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Since when are Republicans sympathetic to drug addicts?

Aug 01, 2023

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Republican politicians are getting ready for the primary debate scheduled for Aug. 23. One debate topic might focus on how to address drug addiction and the growing fentanyl crisis in the United States. Legislation in the House provides law enforcement with the necessary resources to tackle the increasing danger of this lethal drug.

Straight Arrow News contributor Ruben Navarrette argues that some GOP presidential candidates, like Chris Christie, actually seem sympathetic to helping addicts, rather than throwing them behind bars.

Christie said he still planned to try to stop fentanyl from coming across the border from Mexico and to continue to lock up drug dealers who profit from the misery of others. That’s what you’d expect from a former federal prosecutor with a reputation as a straight-talking tough guy. But the candidate was also surprisingly sympathetic to those who, as he put it “make a bad judgment in their lives” and who don’t need to be locked up or punished but deserve what he called a shot at “redemption.” 

When was the last time you heard a Republican — or for that matter, even a Democrat — running for office talking about offering “redemption” to an illegal immigrant from El Salvador? Or a Black teenager from the inner city who made a “bad judgment” and committing a crime? Right. Never.

You see, for politicians, there are good victims and bad victims. And they are a lot more compassionate and understanding when dealing with what they consider the good ones.

When it comes to figuring out how we should respond to wrongdoing and misbehavior, the modern Republican Party is caught somewhere between “Crime and Punishment” and “Alice in Wonderland.”

 

On the one hand, Republicans have spent the last 50 years or so — well before the Willie Horton ad was unleashed against 1988 Democratic candidate Michael Dukakis by famed GOP strategist, the late Lee Atwater. They spent all that time trying to scare up votes by convincing folks that they alone can protect us from the bad guys. The GOP has sought to brand itself as tough on crime and the party of law and order. 

 

On the other hand, when it comes to a group of people who break the law — or several laws because they’re drug addicts — well, then Republicans act, to quote Alice, “curiouser and curiouser.” They’re weirdly out of character and playing against type. Suddenly, Republicans become bleeding hearts, who want to give everyone with a drug problem counseling, a free pass and a lollipop. 

 

For decades, the GOP has marketed itself as the party that holds wrongdoers accountable for misdeeds. They have long wide voters to see them as unflinching hard asses who are tough on crime. Every political party needs a mascot and the mascot for Republicans isn’t really the elephant. It’s Dirty Harry, wielding a 44 Magnum.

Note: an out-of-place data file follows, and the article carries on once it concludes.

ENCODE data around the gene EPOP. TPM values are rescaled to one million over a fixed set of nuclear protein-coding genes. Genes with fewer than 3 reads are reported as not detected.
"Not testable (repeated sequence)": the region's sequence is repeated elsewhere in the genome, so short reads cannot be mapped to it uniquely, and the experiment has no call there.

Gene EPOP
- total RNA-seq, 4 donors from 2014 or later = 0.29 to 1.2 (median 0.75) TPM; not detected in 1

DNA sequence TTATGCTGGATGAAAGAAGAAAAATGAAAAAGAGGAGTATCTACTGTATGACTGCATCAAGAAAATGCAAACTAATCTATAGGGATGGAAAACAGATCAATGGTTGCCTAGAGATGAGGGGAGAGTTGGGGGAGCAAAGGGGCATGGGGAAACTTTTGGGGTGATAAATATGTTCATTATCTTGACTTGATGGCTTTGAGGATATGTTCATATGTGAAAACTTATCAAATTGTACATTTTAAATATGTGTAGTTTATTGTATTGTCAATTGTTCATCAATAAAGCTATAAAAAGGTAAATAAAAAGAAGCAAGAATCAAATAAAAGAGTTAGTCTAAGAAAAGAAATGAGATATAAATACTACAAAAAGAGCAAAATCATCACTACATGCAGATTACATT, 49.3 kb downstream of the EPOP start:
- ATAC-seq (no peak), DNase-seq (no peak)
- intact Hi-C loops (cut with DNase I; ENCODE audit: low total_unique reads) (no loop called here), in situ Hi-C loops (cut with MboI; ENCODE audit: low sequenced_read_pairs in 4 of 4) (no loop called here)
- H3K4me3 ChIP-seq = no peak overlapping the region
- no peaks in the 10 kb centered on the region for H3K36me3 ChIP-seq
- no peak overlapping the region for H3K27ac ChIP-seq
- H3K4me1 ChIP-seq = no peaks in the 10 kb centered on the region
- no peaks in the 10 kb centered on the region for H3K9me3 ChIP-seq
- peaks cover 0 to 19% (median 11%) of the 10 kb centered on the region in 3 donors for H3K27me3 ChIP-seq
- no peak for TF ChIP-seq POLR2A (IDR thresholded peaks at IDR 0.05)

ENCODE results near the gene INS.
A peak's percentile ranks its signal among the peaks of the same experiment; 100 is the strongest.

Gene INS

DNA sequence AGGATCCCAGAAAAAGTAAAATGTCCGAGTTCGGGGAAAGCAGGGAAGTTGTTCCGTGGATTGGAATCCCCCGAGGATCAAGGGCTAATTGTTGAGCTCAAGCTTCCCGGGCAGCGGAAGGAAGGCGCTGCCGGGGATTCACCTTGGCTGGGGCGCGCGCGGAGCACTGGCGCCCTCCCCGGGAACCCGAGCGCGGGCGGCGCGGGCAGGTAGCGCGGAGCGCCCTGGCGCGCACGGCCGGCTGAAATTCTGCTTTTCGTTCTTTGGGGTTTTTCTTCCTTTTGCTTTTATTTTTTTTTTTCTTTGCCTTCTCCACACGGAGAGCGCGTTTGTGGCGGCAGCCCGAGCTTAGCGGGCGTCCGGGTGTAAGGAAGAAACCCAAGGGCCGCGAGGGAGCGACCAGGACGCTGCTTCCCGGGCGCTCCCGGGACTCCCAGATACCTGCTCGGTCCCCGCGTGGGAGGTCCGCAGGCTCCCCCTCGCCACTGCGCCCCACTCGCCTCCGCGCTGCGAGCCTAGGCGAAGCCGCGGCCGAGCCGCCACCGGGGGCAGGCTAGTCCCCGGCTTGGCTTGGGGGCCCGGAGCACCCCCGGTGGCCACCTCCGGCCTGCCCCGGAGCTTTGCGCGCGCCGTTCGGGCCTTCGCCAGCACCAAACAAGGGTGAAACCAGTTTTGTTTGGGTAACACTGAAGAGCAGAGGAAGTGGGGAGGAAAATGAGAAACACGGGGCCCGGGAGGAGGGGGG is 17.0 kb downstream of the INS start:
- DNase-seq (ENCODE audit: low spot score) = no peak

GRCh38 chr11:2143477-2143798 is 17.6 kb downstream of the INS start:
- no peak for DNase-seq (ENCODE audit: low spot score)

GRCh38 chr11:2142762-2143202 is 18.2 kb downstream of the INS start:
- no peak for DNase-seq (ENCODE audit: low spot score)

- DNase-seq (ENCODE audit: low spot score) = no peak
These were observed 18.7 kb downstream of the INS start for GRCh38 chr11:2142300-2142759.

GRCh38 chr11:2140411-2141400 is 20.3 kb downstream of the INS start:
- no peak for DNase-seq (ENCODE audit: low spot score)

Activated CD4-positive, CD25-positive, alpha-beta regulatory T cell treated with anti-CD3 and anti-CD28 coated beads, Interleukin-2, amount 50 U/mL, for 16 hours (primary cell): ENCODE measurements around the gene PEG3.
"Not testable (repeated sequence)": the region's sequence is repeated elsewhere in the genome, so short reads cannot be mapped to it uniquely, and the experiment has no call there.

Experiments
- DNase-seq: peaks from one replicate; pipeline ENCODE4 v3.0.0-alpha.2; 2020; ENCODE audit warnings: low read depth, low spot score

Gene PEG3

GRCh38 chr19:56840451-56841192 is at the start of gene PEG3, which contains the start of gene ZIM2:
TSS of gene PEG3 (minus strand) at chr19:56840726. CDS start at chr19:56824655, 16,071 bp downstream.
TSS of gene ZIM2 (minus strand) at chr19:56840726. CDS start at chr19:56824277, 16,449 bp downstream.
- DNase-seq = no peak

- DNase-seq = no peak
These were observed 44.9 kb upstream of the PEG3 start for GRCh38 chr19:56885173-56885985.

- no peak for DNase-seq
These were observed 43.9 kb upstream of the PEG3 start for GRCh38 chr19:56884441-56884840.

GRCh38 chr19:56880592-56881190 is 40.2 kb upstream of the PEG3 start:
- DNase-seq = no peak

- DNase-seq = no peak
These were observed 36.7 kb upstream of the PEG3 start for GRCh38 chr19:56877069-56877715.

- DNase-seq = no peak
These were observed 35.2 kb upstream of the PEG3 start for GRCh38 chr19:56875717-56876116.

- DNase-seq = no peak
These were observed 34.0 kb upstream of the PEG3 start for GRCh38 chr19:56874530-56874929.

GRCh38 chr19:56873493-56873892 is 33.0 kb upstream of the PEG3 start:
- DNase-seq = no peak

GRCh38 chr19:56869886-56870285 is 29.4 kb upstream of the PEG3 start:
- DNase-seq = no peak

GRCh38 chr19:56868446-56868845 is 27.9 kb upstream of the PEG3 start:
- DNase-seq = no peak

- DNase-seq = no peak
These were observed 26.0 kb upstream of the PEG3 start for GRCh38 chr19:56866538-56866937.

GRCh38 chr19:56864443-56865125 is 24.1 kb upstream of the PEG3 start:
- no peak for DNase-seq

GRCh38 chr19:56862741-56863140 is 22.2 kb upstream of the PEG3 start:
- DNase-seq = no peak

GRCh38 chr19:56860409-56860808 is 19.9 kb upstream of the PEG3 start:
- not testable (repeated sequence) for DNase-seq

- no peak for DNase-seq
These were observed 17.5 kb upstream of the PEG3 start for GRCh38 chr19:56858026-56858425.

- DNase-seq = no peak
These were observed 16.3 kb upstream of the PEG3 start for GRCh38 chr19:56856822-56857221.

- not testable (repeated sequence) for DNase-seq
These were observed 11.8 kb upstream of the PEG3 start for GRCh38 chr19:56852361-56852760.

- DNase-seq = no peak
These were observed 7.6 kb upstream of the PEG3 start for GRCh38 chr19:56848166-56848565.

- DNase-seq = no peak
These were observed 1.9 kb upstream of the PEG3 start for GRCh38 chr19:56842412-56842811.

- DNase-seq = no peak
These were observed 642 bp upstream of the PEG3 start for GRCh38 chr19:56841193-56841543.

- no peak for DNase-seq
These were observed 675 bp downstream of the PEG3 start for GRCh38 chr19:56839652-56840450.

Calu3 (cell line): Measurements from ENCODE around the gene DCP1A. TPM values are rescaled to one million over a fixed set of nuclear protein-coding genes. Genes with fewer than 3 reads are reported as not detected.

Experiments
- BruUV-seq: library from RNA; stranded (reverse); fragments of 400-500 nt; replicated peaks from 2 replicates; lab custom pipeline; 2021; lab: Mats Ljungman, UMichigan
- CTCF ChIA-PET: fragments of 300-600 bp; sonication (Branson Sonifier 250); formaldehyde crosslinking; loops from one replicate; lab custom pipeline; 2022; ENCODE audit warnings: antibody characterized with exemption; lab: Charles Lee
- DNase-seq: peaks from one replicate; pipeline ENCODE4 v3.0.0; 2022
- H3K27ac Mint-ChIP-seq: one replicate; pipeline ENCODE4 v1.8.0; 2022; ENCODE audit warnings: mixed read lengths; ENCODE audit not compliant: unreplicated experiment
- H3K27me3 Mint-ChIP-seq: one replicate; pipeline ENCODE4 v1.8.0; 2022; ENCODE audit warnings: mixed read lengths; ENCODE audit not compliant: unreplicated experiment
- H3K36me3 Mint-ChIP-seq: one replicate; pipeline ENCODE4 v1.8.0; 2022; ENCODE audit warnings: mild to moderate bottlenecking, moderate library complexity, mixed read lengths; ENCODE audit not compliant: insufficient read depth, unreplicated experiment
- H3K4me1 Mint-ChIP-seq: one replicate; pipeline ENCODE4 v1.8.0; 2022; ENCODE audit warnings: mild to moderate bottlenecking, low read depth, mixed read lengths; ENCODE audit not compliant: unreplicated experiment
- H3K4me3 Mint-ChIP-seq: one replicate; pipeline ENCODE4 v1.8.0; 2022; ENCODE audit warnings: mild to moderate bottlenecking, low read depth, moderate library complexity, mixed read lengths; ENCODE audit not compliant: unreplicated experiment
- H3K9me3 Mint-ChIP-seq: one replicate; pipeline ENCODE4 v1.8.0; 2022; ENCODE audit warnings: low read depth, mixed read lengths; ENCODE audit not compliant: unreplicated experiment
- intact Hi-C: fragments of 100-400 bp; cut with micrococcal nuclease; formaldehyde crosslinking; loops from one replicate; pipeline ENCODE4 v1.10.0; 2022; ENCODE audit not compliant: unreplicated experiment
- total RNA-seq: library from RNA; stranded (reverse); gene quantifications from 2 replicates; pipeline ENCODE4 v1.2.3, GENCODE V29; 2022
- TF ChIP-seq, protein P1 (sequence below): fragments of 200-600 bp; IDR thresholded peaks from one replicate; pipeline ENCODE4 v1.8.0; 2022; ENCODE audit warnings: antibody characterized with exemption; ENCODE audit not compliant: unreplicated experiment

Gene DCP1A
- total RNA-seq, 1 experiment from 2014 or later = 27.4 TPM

Now in a 2024 election, Republicans running for president are singing a different and much more lenient tune. When the topic shifts to drugs, these Republicans go soft and express compassion for drug addicts. One big softie in the 2024 GOP presidential field is former New Jersey Governor Chris Christie. In June, Christie participated in a CNN town hall from New Hampshire, where he fielded questions on various topics. Early in the event, speaking to parents across America, Christie talked about what happens when, quote, “the kids start to disappoint you and make it really hard. And sometimes that’s about drug addiction. I believe every life is an individual gift from God and it’s precious,” he said. 

 

Then a woman stood up to ask a question. A Republican, she confessed that her 21-year-old son was in jail after struggling with drugs, most recently, fentanyl. She declared the so-called “War on Drugs” a failure, and she asked the candidate what he planned to do about drug addiction. Note, the woman was not exactly clear about why her son was in jail, and what crime he had committed, perhaps to support his drug habit. 

 

Christie wants to end the war on drugs and focus instead on treatment, quote, “look, your son —  and I don’t want to pretend to know him — but I know a lot of people like him who have gone through this.” He told the woman, “I’ve had some dear friends who have lost their life to this. He has a disease the same way that some people have heart disease, diabetes. or cancer. It’s a disease and he can be treated, we need to make treatment broadly available to everyone who is addicted. We can not save every life, but many of those lives,” end quote. 

 

Christie said he still planned to try to stop fentanyl from coming across the border from Mexico, and to continue to lock up drug dealers who profit from the misery of others. That’s what you’d expect from a former federal prosecutor with a reputation as a straight talking tough guy. But the candidate was also surprisingly sympathetic to those who, as he put it, quote, “make a bad judgment in their lives,” and who don’t need to be locked up or punished but deserve what he called a shot at, quote, “redemption.” 

 

When was the last time you heard a Republican — or for that matter, even a Democrat — running for office talking about offering, quote, “redemption” to an illegal immigrant from El Salvador? Or a Black teenager from the inner city who made a, quote, “bad judgment” and committing a crime. Right? Never. You see, for politicians, there are good victims and bad victims. And they are a lot more compassionate and understanding when dealing with what they consider the good ones.

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